Chapter 2: Human rights context
Human rights are basic rights and freedoms that belong to everyone. The United Nations’ Universal Declaration of Human Rights was adopted following the Second World War and sets out a common standard of achievements for all people and all nations. It includes rights such as the right to life and liberty, and equality before the law.
Since the Universal Declaration, many more specific human rights agreements have been agreed between countries. A number of these are relevant to hate crime:
- European Convention for the Protection of Human Rights and Fundamental Freedoms ( ECHR)
- International Covenant on Civil and Political Rights ( ICCPR)
- International Convention on the Elimination of All Forms of Racial Discrimination ( CERD)
- Convention on the Rights of Persons with Disabilities ( CRPD)
- Convention on the Rights of the Child ( CRC)
- Convention on Preventing and Combating Violence against Women and Domestic Violence (Istanbul Convention)
- Framework Convention for the Protection of National Minorities
The rights set out in the European Convention for the Protection of Human Rights and Fundamental Freedoms ( ECHR) have been adopted in Scots law. That means that individuals can rely on these rights in the courts. The other agreements do not apply directly, but the Scottish Government and wider civil society are committed to exploring how Scotland can go beyond the rights set out in the ECHR. This includes using human rights principles to tackle injustice and exclusion in order to improve lives. In 2013, a group from across the public and voluntary sectors worked to produce Scotland’s National Action Plan for Human Rights (2013-17). The Plan was used to co-ordinate action by a wide range of public bodies and voluntary organisations towards achieving the vision of a Scotland where everyone can live with human dignity, where social justice, equality and empowerment are the hallmarks of our society. It identified the need for priority action to ‘enhance respect, protection and fulfilment of human rights to achieve justice and safety for all’. This includes recognising the importance of raising awareness of hate crime and ensuring that it can be tackled effectively.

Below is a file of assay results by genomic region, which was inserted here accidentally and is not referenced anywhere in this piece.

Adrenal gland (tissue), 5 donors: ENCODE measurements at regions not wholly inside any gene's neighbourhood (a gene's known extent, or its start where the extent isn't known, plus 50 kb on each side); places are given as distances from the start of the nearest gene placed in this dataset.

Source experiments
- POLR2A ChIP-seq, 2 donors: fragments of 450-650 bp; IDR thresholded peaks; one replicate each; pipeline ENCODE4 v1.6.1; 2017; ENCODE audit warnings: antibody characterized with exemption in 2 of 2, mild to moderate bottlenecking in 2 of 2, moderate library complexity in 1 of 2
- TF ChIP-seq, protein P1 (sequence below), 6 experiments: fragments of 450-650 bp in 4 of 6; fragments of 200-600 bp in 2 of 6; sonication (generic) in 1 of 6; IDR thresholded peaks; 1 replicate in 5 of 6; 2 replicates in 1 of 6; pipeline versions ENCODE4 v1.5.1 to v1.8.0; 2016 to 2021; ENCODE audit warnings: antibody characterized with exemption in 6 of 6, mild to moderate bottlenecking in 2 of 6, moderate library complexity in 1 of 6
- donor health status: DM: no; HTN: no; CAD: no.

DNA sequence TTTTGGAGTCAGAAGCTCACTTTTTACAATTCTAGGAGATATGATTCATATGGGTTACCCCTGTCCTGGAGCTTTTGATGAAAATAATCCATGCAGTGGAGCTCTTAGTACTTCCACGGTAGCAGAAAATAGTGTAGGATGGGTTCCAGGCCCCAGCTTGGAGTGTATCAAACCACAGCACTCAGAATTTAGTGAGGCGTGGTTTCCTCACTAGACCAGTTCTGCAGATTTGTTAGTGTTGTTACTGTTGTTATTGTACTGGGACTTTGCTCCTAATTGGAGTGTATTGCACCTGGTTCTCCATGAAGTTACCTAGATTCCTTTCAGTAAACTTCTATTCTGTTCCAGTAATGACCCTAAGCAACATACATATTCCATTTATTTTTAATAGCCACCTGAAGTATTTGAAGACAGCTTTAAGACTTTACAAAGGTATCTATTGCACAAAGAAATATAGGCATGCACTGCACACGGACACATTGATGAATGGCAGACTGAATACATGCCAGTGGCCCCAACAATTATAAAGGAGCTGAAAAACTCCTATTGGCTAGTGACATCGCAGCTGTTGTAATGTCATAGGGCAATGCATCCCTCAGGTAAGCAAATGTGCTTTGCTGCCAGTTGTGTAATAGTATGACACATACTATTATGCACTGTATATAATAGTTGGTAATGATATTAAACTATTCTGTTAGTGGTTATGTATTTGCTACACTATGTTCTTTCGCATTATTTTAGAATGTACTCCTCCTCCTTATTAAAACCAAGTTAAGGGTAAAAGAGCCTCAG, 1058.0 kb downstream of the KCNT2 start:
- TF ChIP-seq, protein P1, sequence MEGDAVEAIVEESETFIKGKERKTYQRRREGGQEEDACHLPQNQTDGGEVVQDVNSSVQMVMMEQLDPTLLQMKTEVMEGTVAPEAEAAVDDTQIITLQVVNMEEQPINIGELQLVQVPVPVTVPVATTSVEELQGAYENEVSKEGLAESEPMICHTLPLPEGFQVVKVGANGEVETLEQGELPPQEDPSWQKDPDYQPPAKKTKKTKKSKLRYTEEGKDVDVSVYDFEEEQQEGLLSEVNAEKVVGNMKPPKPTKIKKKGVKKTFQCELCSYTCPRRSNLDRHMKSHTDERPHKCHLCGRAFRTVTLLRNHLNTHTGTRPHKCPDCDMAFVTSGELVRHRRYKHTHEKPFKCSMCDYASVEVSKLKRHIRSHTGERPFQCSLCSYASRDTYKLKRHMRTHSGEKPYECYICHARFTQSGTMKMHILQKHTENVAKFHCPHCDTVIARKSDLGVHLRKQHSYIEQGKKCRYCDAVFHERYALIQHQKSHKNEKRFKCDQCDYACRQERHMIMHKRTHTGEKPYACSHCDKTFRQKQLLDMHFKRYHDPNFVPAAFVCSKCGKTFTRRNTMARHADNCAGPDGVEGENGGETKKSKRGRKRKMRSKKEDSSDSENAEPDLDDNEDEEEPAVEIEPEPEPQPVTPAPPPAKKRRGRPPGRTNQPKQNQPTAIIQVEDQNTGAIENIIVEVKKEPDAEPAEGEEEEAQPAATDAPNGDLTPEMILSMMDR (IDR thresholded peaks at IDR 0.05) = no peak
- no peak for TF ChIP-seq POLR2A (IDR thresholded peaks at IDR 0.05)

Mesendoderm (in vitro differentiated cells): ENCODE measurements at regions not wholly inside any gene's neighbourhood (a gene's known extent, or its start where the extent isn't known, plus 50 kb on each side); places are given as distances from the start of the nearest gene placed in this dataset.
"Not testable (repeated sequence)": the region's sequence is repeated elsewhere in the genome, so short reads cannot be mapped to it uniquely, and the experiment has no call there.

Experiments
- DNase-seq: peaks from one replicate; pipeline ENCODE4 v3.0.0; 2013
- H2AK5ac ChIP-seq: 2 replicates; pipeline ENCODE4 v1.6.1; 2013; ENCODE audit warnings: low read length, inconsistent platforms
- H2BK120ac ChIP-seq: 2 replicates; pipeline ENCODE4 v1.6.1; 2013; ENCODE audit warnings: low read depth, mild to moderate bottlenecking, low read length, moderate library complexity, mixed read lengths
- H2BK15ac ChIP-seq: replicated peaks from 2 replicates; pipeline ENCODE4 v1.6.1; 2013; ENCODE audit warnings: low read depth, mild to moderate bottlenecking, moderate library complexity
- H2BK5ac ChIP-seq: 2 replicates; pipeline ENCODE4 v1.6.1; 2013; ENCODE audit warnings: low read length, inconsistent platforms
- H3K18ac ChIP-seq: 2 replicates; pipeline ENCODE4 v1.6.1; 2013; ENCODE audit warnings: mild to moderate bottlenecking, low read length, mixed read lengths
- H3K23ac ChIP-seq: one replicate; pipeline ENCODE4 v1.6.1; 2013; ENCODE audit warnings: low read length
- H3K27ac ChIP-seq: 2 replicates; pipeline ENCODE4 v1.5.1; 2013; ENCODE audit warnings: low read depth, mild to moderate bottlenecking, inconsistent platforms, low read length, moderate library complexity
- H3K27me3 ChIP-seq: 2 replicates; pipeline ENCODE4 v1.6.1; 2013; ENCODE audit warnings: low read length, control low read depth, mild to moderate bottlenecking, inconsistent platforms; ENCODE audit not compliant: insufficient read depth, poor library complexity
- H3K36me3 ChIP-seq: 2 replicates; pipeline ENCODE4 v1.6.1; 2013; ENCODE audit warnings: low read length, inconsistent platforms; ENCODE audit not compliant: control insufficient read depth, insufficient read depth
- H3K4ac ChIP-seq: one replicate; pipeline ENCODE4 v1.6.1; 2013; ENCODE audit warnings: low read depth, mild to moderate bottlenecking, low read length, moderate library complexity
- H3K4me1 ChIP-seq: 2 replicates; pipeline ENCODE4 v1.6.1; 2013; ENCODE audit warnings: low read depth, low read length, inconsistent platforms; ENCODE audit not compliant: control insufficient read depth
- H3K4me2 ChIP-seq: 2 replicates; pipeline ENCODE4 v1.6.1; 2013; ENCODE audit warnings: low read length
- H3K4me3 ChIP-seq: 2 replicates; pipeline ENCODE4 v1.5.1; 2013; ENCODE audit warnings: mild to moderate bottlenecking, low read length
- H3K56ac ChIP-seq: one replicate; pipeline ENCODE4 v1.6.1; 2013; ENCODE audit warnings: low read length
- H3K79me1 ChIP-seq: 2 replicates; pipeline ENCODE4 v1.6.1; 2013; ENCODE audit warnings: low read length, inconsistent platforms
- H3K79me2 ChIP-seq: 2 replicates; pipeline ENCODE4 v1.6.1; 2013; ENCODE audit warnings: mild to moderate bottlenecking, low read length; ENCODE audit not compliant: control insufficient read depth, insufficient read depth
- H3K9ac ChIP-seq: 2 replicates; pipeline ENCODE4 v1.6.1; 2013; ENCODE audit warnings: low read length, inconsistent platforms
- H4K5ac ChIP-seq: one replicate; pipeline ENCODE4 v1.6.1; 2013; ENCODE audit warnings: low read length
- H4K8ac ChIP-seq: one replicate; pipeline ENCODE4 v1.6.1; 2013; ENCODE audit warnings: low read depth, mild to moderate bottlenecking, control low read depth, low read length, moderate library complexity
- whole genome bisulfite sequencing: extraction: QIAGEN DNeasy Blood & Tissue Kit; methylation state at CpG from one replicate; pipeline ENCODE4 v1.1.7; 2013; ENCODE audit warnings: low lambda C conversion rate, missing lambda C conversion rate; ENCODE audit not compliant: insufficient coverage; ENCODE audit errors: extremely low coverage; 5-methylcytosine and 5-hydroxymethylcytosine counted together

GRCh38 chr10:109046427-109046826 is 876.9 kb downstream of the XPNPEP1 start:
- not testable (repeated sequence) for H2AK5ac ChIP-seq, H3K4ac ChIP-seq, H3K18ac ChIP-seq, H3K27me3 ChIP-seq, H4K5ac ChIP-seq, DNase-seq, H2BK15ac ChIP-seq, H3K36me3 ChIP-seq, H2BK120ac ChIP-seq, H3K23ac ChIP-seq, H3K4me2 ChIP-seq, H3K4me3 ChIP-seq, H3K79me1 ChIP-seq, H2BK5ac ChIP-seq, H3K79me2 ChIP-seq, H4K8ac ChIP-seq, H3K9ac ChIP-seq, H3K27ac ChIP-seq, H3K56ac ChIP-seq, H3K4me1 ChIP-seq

It is sometimes necessary to strike a balance between different people’s rights. For example, article 9 ECHR protects freedom of thought, conscience and religion, which includes the right to manifest religion or belief. However, that right is not absolute: it can be limited by laws which are proportionate to protect the rights and freedoms of others.
Likewise, article 10 ECHR protects freedom of expression, which includes the freedom to express ideas which shock, offend or disturb others. However, Parliament can choose to limit that right where it is necessary to protect others – for example, by prohibiting the publication of material which incites violence.
It is therefore important to recognise that the freedom to practice or observe one’s religion or belief, or to express one’s opinions, does not provide protection for conduct (including speech) which is contrary to the fundamental principles and values of the Convention on Human Rights.
Email: Independent review of hate crime legislation - secretariat, firstname.lastname@example.org
Phone: 0300 244 4000 – Central Enquiry Unit
The Scottish Government
St Andrew's House